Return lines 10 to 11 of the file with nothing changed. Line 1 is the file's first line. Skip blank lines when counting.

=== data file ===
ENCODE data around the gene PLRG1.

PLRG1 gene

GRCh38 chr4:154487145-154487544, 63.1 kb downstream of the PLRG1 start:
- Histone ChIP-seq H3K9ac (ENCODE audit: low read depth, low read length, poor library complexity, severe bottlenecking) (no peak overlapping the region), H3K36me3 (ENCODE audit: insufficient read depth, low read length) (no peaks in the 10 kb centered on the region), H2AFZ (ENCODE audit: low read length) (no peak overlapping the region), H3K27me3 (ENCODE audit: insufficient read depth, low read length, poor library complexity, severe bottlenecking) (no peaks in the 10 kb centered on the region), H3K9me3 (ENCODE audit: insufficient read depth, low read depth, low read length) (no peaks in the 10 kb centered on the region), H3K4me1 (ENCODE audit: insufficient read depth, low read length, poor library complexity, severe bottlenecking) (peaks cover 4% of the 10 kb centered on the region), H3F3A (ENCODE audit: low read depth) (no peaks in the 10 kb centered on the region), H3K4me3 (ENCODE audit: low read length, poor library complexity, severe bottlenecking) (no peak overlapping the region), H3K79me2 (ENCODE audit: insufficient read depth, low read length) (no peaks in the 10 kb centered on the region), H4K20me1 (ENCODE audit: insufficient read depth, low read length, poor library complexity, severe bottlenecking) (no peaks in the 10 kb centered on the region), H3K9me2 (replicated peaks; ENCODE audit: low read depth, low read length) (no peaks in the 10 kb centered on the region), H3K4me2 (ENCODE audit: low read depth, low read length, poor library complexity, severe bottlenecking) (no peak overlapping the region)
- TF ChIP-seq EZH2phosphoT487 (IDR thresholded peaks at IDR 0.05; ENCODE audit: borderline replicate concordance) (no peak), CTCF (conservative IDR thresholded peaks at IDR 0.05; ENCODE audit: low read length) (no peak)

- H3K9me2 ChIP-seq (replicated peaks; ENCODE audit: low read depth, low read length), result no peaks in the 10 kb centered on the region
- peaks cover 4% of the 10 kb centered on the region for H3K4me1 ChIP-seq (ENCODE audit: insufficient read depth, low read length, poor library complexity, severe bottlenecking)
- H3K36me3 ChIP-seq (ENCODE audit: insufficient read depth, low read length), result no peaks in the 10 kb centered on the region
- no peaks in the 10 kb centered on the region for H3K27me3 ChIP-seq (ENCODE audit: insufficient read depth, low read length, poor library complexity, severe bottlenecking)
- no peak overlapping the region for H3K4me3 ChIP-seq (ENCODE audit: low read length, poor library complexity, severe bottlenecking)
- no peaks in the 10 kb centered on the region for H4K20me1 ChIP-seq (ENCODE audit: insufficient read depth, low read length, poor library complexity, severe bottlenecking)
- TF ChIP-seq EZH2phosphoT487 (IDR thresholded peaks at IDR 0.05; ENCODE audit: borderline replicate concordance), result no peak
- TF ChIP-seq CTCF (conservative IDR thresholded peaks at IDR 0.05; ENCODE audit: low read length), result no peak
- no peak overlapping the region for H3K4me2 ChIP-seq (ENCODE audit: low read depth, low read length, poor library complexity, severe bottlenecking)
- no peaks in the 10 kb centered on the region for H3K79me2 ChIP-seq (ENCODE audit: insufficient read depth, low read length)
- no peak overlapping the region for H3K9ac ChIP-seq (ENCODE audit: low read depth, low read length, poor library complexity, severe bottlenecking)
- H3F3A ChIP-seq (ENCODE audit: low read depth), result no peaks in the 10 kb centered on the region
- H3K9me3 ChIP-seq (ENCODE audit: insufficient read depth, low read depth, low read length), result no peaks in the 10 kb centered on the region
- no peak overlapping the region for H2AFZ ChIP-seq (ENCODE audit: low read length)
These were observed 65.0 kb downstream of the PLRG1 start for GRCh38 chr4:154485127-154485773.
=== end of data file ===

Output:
- no peak overlapping the region for H3K4me3 ChIP-seq (ENCODE audit: low read length, poor library complexity, severe bottlenecking)
- no peaks in the 10 kb centered on the region for H4K20me1 ChIP-seq (ENCODE audit: insufficient read depth, low read length, poor library complexity, severe bottlenecking)